2013 George H Morris Horsemastership Training Session
January 7, 2013
Lexington, KY - Presented by the United States Hunter Jumper Association and Adequan, the seventh annual George H. Morris Horsemastership Training Session invited twelve of the sport’s best young talents to the Palm Beach International Equestrian Center in Wellington, FL for five days of intensive instruction with the legendary George Morris.
Participants earned their place in this one-of-a-kind training session by achieving top honors at some of the sport’s most prestigious events, such as Stephen Foran of Lake Forest, IL who won the 2012 USHJA Emerging Athletes Program National Training Session presented by Dover Saddlery, Ana Forssell of Petaluma, CA the 2012 runner up in the USHJA EAP National Training Session and Jacob Pope of Columbia, MD, who went from winning the 2011 USHJA EAP National to capture the 2012 ASPCA Maclay Finals. Riders were divided into two groups in order to afford them more personal attention from Morris during each session.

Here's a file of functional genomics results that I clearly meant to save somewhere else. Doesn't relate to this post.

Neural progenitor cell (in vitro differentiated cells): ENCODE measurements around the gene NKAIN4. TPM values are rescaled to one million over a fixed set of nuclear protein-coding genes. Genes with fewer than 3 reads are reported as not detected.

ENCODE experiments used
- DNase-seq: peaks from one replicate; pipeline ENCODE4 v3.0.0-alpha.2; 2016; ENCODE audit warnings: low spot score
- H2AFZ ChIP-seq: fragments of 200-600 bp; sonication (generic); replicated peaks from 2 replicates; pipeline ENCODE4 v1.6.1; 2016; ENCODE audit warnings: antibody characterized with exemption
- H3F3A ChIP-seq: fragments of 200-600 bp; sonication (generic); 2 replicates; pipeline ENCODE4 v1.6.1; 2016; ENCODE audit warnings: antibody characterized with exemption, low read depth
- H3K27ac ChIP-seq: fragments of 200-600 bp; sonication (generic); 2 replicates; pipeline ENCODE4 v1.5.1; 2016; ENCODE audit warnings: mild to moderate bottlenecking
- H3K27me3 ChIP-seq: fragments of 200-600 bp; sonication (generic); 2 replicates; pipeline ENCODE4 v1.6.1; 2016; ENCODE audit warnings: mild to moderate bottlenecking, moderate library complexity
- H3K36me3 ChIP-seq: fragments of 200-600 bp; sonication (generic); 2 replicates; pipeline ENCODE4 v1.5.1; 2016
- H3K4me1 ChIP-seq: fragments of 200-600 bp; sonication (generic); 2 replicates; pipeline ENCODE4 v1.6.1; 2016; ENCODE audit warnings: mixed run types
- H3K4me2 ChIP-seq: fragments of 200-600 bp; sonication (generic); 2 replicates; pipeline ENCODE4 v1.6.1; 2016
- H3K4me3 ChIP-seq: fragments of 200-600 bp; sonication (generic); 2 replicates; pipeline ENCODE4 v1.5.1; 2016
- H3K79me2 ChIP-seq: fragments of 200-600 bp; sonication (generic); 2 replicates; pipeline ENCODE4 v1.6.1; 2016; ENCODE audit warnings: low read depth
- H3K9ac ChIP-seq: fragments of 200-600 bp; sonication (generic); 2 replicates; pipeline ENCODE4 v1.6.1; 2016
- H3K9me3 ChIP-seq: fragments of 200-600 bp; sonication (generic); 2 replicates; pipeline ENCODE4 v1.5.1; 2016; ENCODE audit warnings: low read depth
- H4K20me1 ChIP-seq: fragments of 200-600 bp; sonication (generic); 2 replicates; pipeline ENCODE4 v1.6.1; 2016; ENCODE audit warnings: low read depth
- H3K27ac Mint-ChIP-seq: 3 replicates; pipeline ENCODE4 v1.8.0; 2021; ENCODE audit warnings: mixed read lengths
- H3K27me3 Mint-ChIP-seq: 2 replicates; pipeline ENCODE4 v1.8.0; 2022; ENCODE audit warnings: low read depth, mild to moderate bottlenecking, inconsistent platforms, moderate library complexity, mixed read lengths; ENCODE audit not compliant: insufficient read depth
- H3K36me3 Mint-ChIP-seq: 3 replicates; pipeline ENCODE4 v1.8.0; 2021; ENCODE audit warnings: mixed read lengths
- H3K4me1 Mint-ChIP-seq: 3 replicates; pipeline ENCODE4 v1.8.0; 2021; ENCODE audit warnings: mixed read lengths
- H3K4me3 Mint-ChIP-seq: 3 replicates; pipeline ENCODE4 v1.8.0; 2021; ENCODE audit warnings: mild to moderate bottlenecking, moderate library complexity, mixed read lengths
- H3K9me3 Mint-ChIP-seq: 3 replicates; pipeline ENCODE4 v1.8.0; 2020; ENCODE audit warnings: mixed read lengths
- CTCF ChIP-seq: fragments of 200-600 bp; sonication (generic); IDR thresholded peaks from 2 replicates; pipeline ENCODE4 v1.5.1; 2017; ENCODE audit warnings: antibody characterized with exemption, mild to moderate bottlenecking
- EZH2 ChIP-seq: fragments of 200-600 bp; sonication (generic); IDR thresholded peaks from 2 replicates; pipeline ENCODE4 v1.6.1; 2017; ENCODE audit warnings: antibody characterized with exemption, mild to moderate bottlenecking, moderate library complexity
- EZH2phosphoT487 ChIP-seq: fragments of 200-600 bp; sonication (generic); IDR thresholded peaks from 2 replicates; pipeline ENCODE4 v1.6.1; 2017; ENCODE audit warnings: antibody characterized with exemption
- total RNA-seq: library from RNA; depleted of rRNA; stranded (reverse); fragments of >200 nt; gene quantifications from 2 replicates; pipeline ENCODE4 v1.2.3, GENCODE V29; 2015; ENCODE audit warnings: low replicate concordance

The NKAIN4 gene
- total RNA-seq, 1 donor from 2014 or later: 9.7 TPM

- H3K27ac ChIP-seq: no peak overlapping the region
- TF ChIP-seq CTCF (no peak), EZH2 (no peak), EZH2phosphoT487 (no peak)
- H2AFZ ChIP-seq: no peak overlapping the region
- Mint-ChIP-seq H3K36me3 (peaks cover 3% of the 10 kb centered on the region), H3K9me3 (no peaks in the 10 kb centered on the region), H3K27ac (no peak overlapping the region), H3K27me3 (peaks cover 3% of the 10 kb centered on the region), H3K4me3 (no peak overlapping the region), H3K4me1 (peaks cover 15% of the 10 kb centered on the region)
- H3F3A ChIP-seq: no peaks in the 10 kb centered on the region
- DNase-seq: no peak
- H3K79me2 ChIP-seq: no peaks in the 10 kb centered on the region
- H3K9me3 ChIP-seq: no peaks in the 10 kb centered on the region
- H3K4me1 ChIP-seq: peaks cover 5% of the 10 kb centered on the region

Day one found the riders concentrating on flatwork to gain a better understanding of the importance of active connection to their mounts. Morris, who believes in the hands-on approach both in learning and teaching, borrowed a mount to personally display the techniques. Morris didn’t hesitate to make riders aware of their misconnects, “your horse is dead to the leg” –”raise the hands, raise the hands” and “put your stirrup where I put your stirrup” were heard repeated throughout the session. Morris also emphasized subtle ways to keep a solid connection even when the horse is relaxed, “Don’t see-saw the bit. Keep your hands very steady and just close your fingers if you want your horse to stop shaking his head.”